We are at a point in history when innovations are needed rivaling those of the information technology industry in speed of change – for the development of farm machinery for growing and harvesting new crops that produce energy.
Machinery suitable for growing and harvesting traditional crops have been developed, and refined, and ultimately, mechanized, over centuries. Now we have to find a way to grow biofuels, on land that’s not needed to grow food, and in a way that is economical, and massively replicable.
Currently only a handful of companies are working on the novel problem, among them, according to Craig Patterson, Manager of Commercial Operations there, Repreve Renewables.
Here’s an example of an issue they are trying to solve. Miscanthus holds great promise as a non-food, non-valuable-land biofuel, as it is a virtually a weed in the Midwest and Southeast, and can produce up to 20 tons an acre, far more than switchgrass.
The problem with it is that it can be hard to establish on a commercial basis. Although it is a weed that sews its own expansion, it does it haphazardly.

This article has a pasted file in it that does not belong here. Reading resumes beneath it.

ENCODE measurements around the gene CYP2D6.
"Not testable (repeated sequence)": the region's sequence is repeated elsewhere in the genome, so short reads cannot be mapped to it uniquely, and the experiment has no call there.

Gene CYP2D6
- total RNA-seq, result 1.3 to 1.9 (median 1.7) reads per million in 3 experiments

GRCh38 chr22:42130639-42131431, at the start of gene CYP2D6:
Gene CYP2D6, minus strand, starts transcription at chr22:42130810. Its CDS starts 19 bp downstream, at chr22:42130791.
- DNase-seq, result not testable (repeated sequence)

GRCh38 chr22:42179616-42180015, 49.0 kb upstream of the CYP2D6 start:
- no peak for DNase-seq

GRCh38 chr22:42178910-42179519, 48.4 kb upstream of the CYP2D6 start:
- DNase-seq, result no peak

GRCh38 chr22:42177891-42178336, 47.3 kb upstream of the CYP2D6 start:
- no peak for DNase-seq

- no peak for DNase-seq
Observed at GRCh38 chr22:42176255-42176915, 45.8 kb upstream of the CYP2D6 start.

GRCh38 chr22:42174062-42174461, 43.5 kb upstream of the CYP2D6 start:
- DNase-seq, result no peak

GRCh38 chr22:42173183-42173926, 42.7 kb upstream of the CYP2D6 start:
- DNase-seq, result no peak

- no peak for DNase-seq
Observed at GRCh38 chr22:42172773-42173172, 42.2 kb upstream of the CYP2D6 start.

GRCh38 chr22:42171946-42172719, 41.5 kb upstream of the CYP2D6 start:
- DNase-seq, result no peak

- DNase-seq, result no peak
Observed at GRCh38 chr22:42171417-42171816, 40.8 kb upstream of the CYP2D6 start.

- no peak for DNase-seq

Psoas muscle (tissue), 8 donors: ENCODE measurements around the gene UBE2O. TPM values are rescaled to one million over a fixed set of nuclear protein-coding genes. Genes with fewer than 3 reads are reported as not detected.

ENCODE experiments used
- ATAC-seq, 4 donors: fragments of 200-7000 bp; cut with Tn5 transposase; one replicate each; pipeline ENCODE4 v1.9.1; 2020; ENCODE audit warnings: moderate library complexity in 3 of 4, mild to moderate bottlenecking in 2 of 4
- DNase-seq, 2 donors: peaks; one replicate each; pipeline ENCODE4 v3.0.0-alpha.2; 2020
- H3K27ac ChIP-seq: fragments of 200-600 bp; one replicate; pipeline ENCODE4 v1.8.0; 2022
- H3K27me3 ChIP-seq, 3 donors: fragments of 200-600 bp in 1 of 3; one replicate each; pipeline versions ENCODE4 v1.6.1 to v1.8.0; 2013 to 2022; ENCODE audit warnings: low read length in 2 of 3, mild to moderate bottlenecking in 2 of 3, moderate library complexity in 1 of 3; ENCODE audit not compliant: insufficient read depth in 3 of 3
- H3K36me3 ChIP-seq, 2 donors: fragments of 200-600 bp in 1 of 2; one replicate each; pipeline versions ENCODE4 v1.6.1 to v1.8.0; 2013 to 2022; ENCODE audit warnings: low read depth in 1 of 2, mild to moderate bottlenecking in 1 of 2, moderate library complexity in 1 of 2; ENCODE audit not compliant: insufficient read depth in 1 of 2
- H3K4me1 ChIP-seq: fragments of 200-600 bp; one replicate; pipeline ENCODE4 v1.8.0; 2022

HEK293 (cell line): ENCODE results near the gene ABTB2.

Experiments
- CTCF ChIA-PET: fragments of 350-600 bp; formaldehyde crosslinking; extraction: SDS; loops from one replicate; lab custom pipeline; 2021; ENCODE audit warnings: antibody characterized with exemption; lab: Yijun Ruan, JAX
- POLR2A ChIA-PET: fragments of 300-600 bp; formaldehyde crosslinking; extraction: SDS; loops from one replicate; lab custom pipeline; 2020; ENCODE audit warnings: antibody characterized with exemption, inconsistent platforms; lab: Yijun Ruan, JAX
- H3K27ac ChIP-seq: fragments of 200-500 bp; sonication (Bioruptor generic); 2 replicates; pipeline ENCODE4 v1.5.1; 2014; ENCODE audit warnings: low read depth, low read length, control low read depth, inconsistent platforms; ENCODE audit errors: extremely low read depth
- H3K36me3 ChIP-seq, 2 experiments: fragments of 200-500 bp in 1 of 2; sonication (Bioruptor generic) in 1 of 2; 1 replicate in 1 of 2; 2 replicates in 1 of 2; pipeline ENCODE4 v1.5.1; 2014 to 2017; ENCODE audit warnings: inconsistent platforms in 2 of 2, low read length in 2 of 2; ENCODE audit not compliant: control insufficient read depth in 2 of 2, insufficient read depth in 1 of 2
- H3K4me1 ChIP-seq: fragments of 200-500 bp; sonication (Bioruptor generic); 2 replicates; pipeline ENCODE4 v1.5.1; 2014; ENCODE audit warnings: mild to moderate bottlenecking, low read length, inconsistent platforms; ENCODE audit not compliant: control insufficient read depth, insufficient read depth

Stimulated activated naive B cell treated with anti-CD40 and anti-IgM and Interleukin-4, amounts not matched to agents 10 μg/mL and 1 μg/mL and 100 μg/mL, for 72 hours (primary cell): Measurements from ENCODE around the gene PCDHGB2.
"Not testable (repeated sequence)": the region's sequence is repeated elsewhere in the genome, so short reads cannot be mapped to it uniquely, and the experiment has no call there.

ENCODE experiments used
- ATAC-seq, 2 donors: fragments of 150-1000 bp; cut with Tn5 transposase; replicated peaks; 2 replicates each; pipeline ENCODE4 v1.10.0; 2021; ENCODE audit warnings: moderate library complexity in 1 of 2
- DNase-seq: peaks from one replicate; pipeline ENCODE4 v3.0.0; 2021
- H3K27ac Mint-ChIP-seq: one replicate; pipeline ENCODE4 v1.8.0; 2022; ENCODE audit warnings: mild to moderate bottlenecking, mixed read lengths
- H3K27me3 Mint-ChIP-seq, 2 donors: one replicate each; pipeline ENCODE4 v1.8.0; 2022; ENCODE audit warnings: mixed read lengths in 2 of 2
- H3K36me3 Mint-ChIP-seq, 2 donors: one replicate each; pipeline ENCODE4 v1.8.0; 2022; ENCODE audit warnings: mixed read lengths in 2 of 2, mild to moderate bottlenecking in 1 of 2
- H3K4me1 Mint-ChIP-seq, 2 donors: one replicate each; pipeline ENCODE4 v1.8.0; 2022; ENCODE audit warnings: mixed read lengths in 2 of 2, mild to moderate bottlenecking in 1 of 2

If you want to “farm” it in a way that lends itself to efficient energy crop production, you need to reproduce it from actual pieces of the underground plant system (from cuttings called rhizomes) that must be dug up and replanted, at the rate of around 5,000 rhizomes to the acre.
The speed and cost of planting, it turns out, is a real bottleneck in viability of this crop as a successful feedstock. Current planting technology can plant, at best, 20 acres per day.
A typical biorefinery needs at least 3,000 acres of crop to run efficiently, he says, but that 3,000 acres would take 150 days to plant, this way. By the time planting was done, the planting season would be long over.